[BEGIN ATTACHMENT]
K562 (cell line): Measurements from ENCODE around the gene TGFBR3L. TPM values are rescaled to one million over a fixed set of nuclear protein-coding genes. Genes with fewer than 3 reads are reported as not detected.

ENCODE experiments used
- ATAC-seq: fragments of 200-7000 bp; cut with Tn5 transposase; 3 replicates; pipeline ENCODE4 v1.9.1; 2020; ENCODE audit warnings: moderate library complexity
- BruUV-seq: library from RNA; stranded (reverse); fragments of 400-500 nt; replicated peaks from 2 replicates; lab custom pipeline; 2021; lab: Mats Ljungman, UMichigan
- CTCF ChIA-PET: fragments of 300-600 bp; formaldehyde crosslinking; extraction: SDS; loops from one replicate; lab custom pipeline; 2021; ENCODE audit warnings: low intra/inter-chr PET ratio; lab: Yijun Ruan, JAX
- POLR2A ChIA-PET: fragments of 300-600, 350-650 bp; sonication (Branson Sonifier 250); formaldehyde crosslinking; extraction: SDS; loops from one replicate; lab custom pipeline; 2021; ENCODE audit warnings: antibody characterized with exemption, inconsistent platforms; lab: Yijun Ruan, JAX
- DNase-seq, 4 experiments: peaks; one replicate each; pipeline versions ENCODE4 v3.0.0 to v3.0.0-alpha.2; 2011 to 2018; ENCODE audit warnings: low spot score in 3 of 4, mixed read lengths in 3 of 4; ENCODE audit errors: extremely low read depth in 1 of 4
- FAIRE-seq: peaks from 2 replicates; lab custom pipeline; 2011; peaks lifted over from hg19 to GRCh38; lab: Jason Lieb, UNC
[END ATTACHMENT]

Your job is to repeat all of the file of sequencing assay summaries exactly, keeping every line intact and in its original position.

K562 (cell line): Measurements from ENCODE around the gene TGFBR3L. TPM values are rescaled to one million over a fixed set of nuclear protein-coding genes. Genes with fewer than 3 reads are reported as not detected.

ENCODE experiments used
- ATAC-seq: fragments of 200-7000 bp; cut with Tn5 transposase; 3 replicates; pipeline ENCODE4 v1.9.1; 2020; ENCODE audit warnings: moderate library complexity
- BruUV-seq: library from RNA; stranded (reverse); fragments of 400-500 nt; replicated peaks from 2 replicates; lab custom pipeline; 2021; lab: Mats Ljungman, UMichigan
- CTCF ChIA-PET: fragments of 300-600 bp; formaldehyde crosslinking; extraction: SDS; loops from one replicate; lab custom pipeline; 2021; ENCODE audit warnings: low intra/inter-chr PET ratio; lab: Yijun Ruan, JAX
- POLR2A ChIA-PET: fragments of 300-600, 350-650 bp; sonication (Branson Sonifier 250); formaldehyde crosslinking; extraction: SDS; loops from one replicate; lab custom pipeline; 2021; ENCODE audit warnings: antibody characterized with exemption, inconsistent platforms; lab: Yijun Ruan, JAX
- DNase-seq, 4 experiments: peaks; one replicate each; pipeline versions ENCODE4 v3.0.0 to v3.0.0-alpha.2; 2011 to 2018; ENCODE audit warnings: low spot score in 3 of 4, mixed read lengths in 3 of 4; ENCODE audit errors: extremely low read depth in 1 of 4
- FAIRE-seq: peaks from 2 replicates; lab custom pipeline; 2011; peaks lifted over from hg19 to GRCh38; lab: Jason Lieb, UNC